Mércio Pereira Gomes

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Mércio Pereira Gomes
Nationality Brazillian
Alma mater University of Florida
Known for Being the President of the National Foundation for Indigenous Peoples

Mércio Pereira Gomes is a Brazilian anthropologist who presently (April 2010) teaches at the Universidade Federal Fluminense (Fluminense Federal University), in Niterói, near Rio de Janeiro. He received his Ph.D. in Anthropology from the University of Florida, in 1977, under the supervision of Charles Wagley, who at that time was considered the foremost Brazilianist in the United States and had done extensive fieldwork in Brazil. His dissertation was about the Tenetehara Indians of northern Brazil and in it Gomes expounded how this Indigenous people had managed to survive almost 400 years of relations with Western society. Years later, Gomes published his first book called Os índios e o Brasil (Petrópolis, Vozes, 1988), where he hailed the survival of Brazilian Indians as the most important news in the recent history of inter-ethnic relations in that country. This book was later translated into English by the University of Florida Presses (2000) with the title The Indians and Brazil, and received excellent reviews. Another important publication by Gomes was his book on the Tenetehara Indians called O Índio na História (Petrópolis, Vozes, 2002).

Career[edit]

Since 1975, Gomes has done extensive fieldwork with several Brazilian Indigenous peoples, foremost the Tenetehara, the Guajá, and the Avá-Canoeiro. During his first fieldwork research he helped defend the Tenetehara Indians in a struggle they were having with farmers who claimed to be owners of their land. Beginning in 1980 he did research with the Guajá Indians who had been contacted just 7 years previously. During that year he was responsible for making the first contact with a band of Guajá Indians, who numbered some 30 people at that time. Today they number some 120 people.

In 1991 he was invited together with three other scholars from different parts of the world by several Dutch NGOs to carry out a research on how the Dutch people relate to the environment. The result was a report which was published under the title A Vision for the South: How Wealth Degrades the Environment (Leiden, Van Arkel, 1992). This book is considered the first to be done by non-Europeans on the views of an European society in relation to their environment.

Besides teaching in several universities in Brazil and abroad, such as Unicamp, in Campinas, Sao Paulo, UERJ, in Rio de Janeiro, and Macalester College, in St. Paul, Minnesota, Gomes has also been undersecretary of culture and education in the State of Rio de Janeiro (1991–1995) and president of the Fundação Nacional do Índio (FUNAI - National Foundation for Indigenous Peoples). As head of FUNAI between September 2003 and March 2007, Gomes left a record of organizing and promoting the demarcation of 50 new Indigenous lands, including the Trombetas-Mapuera Indigenous Land, with about 40.000 square km, besides concluding the process of demarcation and registration of some 67 new Indigenous Lands, including the much controversial Raposa Serra do Sol Indigenous Land. Though considered a very difficult job, with critics coming from all sides, such as farmers, agribusiness, politicians, wildcat miners, loggers, and, last but not least, anthropologists and NGOs.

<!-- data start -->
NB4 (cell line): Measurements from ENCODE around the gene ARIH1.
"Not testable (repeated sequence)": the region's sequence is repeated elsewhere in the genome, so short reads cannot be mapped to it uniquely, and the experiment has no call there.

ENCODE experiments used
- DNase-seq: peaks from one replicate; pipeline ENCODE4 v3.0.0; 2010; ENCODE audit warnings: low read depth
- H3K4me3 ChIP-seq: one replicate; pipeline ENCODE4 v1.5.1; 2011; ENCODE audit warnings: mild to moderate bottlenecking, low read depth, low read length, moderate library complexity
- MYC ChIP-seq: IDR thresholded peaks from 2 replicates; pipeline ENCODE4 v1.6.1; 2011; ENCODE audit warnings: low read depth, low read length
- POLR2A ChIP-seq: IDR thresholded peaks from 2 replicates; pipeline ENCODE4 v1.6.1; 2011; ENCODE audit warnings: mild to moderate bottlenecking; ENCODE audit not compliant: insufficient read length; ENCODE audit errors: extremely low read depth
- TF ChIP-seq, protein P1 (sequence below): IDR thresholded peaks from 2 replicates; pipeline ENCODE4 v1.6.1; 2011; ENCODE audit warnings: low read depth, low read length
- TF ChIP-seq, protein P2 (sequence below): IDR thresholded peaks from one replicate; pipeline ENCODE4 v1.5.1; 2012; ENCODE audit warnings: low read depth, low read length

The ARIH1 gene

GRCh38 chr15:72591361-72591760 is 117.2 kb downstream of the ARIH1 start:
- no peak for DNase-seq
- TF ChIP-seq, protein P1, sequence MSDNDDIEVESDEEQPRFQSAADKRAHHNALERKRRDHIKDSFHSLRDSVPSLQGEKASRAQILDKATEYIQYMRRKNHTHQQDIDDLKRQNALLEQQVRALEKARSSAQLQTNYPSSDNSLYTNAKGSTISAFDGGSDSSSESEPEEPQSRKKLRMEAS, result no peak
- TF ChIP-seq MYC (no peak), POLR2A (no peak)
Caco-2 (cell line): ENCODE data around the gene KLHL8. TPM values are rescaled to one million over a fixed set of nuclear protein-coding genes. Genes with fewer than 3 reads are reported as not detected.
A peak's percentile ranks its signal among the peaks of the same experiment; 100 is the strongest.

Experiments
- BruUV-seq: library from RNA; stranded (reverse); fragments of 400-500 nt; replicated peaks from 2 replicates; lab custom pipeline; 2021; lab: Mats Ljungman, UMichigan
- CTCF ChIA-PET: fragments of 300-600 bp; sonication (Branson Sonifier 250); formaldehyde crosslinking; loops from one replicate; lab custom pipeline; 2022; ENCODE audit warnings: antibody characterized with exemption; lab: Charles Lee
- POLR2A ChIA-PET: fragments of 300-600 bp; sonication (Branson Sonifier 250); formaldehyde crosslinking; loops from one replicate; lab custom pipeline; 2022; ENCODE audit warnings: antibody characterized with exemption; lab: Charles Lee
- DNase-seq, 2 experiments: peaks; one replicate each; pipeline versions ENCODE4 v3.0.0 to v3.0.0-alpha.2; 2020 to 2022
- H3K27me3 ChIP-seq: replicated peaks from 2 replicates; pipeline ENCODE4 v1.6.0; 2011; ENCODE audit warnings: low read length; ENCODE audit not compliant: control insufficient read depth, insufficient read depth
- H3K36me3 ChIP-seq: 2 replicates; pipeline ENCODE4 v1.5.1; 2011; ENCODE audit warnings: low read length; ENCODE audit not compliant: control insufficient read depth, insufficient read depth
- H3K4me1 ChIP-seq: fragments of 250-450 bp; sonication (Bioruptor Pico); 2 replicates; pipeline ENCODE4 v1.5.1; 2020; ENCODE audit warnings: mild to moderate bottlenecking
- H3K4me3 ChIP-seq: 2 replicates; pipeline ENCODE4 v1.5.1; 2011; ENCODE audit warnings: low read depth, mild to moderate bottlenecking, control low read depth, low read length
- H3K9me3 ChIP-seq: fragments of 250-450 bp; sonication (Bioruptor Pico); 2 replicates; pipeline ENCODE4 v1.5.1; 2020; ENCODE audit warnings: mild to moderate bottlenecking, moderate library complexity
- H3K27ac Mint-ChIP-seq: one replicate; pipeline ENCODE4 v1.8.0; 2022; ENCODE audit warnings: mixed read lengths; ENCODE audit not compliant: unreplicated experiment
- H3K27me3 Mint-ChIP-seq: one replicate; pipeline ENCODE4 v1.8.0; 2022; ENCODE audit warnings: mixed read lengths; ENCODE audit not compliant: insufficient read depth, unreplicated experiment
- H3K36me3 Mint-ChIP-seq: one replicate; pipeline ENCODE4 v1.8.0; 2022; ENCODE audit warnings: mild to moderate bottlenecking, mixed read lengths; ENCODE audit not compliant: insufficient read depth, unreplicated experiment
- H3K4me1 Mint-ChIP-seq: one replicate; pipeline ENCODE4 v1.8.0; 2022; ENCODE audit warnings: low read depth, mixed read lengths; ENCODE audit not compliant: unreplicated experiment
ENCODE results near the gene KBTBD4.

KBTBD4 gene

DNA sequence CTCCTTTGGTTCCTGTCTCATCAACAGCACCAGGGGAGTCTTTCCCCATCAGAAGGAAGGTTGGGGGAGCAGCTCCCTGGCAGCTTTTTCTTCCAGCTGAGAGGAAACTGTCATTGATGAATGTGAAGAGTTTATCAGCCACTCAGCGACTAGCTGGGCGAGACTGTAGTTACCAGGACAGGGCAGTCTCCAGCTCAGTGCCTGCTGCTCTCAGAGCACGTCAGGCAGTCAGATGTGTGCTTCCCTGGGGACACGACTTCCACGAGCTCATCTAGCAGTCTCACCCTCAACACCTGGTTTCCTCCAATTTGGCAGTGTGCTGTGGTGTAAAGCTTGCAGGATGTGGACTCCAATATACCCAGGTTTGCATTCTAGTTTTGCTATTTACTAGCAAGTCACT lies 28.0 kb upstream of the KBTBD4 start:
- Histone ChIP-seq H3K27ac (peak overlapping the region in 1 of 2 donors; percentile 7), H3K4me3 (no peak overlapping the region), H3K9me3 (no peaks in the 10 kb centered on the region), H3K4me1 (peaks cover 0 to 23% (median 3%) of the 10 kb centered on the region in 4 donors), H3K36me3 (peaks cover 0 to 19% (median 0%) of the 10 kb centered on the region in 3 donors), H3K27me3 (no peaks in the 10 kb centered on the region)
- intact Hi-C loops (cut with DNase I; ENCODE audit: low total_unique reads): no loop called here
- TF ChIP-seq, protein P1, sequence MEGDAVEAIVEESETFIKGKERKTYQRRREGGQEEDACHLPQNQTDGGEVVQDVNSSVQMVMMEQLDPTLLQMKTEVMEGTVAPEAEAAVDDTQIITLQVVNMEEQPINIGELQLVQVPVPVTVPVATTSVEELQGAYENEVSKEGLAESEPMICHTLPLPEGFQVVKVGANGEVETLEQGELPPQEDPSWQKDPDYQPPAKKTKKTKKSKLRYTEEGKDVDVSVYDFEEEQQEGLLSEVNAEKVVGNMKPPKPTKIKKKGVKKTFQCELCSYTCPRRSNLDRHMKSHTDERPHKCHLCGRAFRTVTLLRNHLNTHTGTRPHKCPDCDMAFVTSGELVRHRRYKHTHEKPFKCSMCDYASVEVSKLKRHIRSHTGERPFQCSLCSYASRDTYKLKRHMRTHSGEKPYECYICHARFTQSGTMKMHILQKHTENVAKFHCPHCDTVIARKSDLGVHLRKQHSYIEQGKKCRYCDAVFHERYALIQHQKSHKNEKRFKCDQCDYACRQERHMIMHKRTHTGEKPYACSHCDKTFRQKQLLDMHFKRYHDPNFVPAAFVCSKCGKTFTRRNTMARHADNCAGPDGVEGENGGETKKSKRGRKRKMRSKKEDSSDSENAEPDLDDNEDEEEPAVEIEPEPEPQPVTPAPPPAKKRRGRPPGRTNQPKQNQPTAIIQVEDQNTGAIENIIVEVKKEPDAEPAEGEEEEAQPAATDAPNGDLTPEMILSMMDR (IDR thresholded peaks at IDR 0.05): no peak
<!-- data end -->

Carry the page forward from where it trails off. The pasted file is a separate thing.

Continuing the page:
One of the most important controversies was in April 2004 when the Cinta-Larga Indians attacked and killed some 29 wildcat miners.Gomes was subjected to criticism by the Brazilian media for defending the Indians on the basis that they were defending their territory. He averted the imminent possibility of a counter-attack by the more than 3,000 wildcat miners who were removed from the Cinta-Larga territory, and convinced the Brazilian government to refrain from any police action. Gomes was the head of FUNAI for the longest time ever for a civilian and particularly for an anthropologist. At the conclusion of his term he received the highest praise from the part of the Minister of Justice and from all Indians present.

Criticism[edit]

Mércio Pereira Gomes' time as head of FUNAI also had some controversial points. Critics wanted him to press on demarcating new Indian lands at a faster rate than had been done up until then. Based on an interview that Gomes gave to a Reuters report, in English, whose translation was published in the Brazilian newspaper O Estado de São Paulo, in Portuguese, on January 12, 2006, where Gomes had said that the Indians had obtained extensive lands, for a total of 12.5% of the Brazilian territory, his critics misinterpreted it as the Indians had "too much land", and that caused a big stir among Indian supporters in Brazil and other parts of the world.

The Indians response to Gomes´misinterpreted statements that they "have too much land" can be read on the Survival International page.[1][2]

Sydney Possuelo, famous Brazilian indigenist and Director of the Department of Unknown Tribes (Departamento de Indios Isolados) at FUNAI since the early 1990s was dismissed from his position on January 24, 2006,[3] only days after publicly criticizing the alleged statements made by Mercio Gomes that there is "too much land for very few Indians".[4]

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